ANCHORAGE, Alaska (AP) — More than $100 million in grants has been announced by the federal government as part of a major effort to bridge the digital divide in parts of rural Alaska.
The projects will improve an existing internet service system which is a series of microwave transmitters with limited data transmission and weather vulnerability, the Anchorage Daily News reported.
The grants include $73 million for a partnership between the Alaska Native Village Society for Bethel, Bethel Native Corporation and telecommunications company GCI. This partnership, announced on Monday, aims to provide fiber optic cable to 10 villages and more than 10,000 people. The project has been dubbed the Airraq network, with Airraq translating to “channel that tells the story”, according to a press release.
The project includes $42 million from the National Telecommunications and Information Administration to build a fiber optic network to the central regional community of Bethel and the villages of Eek, Oscarville, Napaskiak and Platinum, according to the release. A $31 million grant from the United States Department of Agriculture’s Rural Utilities Service program will bring fiber service to the villages of Atmautluak, Kasigluk, Nunapitchuk, Quinhagak and Tuntutuliak.
The release says the project would bring “2 gigabit internet speeds and affordable plans to more than 10,000 Alaskans.”
In addition, another telecommunications company, Alaska Communications and Calista Corp., the regional Alaska Native corporation for much of Southwest Alaska, will receive a grant from the National Telecommunications and Information Administration to provide the high-speed fiber-optic internet to more than 2,300 Alaskans in seven other villages in the Bethel area, the organizations recently announced. These communities are Lower Kalskag, Upper Kalskag, Tuluksak, Akiak, Akiachak, Kwethluk and Napakiak.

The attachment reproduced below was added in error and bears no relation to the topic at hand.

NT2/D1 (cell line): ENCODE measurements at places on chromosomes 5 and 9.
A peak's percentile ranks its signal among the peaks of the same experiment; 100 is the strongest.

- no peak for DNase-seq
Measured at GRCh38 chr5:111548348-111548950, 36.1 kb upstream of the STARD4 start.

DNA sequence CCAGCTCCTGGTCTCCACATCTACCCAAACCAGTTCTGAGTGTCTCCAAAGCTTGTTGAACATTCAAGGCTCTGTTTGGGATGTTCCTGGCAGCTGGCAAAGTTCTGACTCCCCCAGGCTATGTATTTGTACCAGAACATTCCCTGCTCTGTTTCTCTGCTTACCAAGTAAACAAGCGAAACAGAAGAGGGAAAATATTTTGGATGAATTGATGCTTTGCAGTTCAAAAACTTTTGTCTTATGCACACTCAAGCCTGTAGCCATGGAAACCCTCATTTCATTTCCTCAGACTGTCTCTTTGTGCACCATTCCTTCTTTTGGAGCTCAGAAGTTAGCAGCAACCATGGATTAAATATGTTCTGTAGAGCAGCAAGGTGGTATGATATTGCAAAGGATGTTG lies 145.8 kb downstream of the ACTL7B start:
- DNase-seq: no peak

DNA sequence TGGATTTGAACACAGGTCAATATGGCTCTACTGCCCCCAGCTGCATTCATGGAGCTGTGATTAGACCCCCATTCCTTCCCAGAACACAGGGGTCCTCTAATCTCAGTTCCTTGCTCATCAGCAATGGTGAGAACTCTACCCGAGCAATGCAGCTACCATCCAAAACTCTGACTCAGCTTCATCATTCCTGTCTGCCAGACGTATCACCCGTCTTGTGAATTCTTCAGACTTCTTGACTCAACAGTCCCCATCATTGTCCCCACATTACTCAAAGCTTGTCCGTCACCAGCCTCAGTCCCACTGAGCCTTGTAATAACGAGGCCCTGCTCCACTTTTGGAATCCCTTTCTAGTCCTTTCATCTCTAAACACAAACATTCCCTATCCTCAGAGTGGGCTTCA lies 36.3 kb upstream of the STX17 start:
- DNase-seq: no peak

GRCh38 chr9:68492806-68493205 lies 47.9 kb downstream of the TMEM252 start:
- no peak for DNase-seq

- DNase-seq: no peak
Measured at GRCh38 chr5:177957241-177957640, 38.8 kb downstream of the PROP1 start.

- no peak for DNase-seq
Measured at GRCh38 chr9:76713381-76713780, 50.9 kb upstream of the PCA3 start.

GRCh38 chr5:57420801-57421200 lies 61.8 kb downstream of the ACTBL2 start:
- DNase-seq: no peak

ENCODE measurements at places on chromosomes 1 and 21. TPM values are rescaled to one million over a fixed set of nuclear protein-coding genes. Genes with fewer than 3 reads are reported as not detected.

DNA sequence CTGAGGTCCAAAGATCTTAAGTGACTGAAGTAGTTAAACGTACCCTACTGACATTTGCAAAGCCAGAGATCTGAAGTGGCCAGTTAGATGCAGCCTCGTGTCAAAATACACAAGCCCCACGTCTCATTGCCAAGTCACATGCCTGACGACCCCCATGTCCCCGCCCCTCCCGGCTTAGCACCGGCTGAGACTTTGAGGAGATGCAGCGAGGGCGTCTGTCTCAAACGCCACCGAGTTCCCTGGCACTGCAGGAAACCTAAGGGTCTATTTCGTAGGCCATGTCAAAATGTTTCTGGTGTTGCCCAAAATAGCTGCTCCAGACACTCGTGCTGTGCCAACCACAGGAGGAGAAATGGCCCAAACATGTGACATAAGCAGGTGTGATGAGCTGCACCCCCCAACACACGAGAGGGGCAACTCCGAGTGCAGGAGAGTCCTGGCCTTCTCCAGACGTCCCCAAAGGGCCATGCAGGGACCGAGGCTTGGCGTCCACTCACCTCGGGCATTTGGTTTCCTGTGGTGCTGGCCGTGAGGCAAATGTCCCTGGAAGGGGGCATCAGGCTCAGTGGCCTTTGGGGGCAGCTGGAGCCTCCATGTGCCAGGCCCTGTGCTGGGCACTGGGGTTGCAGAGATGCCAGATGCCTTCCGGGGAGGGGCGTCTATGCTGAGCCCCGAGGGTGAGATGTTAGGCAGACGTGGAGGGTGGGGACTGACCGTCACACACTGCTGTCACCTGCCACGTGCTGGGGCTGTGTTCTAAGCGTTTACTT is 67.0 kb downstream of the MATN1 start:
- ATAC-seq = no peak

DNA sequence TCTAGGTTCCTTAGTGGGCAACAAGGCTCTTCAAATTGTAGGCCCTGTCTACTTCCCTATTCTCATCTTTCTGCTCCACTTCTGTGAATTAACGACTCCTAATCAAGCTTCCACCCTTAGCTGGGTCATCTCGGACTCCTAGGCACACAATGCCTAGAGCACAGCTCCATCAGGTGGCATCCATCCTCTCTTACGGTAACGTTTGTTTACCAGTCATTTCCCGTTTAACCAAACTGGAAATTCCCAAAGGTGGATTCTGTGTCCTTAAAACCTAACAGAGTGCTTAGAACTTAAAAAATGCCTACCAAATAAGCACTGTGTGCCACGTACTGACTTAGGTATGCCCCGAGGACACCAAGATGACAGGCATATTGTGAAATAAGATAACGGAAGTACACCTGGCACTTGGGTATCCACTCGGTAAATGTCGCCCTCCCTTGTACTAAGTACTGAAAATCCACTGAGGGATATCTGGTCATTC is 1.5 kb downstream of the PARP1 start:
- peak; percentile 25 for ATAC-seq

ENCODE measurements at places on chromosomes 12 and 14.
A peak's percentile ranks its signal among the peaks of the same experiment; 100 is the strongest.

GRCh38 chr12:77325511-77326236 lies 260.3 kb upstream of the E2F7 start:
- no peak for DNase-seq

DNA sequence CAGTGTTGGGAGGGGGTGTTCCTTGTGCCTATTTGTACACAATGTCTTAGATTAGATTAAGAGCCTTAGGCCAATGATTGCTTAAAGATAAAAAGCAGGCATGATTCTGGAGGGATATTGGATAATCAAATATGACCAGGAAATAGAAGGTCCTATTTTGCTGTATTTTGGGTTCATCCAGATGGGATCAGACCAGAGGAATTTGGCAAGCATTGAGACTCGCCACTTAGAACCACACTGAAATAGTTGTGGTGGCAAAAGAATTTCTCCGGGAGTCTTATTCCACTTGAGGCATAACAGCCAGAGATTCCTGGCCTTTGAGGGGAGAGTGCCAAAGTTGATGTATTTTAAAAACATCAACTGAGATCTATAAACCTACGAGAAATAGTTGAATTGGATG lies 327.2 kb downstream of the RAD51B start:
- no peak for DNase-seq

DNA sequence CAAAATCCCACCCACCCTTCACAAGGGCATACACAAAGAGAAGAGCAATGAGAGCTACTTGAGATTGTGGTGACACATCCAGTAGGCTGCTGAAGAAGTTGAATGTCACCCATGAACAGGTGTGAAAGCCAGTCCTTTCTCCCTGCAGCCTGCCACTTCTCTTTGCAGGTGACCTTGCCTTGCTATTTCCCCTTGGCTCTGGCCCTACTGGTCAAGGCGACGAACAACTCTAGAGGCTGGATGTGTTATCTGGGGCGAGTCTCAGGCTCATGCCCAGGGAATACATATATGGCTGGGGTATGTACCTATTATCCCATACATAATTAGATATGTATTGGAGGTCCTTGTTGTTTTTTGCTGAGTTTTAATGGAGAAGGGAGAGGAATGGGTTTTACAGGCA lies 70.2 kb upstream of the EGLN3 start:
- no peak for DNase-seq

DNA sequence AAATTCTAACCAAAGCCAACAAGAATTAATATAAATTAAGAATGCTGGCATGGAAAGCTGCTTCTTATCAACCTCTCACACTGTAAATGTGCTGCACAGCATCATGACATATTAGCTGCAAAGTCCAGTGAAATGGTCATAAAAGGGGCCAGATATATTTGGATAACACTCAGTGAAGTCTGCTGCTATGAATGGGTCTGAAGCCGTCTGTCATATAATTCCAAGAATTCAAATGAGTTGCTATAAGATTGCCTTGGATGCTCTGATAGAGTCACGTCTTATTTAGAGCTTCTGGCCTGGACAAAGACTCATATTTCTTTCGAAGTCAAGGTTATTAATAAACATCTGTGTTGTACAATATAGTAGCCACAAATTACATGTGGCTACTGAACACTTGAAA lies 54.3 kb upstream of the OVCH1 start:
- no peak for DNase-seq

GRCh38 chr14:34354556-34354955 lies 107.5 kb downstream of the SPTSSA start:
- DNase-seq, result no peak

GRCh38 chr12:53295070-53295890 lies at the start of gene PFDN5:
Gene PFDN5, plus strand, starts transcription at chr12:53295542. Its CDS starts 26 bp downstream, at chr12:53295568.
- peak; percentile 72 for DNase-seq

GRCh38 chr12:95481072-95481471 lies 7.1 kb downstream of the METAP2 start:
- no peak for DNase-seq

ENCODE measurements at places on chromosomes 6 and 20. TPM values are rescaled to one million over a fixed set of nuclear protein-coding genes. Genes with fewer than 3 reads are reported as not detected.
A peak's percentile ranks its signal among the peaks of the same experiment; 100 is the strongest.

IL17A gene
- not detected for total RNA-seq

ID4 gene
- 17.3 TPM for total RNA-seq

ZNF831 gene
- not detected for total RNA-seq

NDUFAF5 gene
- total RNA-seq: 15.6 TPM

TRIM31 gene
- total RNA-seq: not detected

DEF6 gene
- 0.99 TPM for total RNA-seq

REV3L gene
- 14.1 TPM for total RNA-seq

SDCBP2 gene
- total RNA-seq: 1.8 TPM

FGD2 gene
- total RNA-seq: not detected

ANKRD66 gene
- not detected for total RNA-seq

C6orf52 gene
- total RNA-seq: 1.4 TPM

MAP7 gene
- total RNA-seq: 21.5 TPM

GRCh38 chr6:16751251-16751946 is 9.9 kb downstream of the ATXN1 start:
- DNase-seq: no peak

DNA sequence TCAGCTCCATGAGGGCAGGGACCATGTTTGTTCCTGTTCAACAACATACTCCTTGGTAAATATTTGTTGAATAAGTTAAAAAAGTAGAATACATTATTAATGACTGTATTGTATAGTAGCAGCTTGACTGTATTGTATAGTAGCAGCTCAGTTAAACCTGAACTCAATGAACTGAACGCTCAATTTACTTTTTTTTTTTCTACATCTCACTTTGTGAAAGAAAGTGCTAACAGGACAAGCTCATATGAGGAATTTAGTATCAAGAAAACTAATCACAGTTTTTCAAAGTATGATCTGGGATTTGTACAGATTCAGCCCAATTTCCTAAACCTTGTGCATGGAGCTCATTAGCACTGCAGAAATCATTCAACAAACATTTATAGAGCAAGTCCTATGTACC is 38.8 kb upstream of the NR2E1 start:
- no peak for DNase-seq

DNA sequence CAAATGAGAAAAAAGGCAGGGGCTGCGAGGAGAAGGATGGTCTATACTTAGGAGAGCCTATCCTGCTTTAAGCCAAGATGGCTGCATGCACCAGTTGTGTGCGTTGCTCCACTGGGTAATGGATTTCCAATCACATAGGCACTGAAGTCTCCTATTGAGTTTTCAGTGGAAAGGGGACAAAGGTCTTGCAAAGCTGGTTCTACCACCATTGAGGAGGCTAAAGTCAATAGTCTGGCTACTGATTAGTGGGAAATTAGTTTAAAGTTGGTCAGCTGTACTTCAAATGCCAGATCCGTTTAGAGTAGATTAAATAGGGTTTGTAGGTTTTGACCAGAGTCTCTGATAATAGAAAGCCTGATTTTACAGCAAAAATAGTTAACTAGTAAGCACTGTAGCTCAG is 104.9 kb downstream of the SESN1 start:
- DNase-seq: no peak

Calista Corp. and Alaska Communications have requested about $52 million, but no specific funding was announced Monday by the federal government, said Thom Leonard, a Calista spokesman.
Funding from last year’s federal infrastructure bill and other sources has been hailed by political leaders and officials from Alaska Native organizations and telecommunications companies as providing a unique opportunity to improve telecommunications in many parts of the state.
Earlier this year, the National Telecommunications and Information Administration announced a $50 million grant to provide fiber optic cable to approximately 20 villages in interior Alaska as part of a collaboration between Doyon Inc. , an Alaska Native company, and Alaska Communications.
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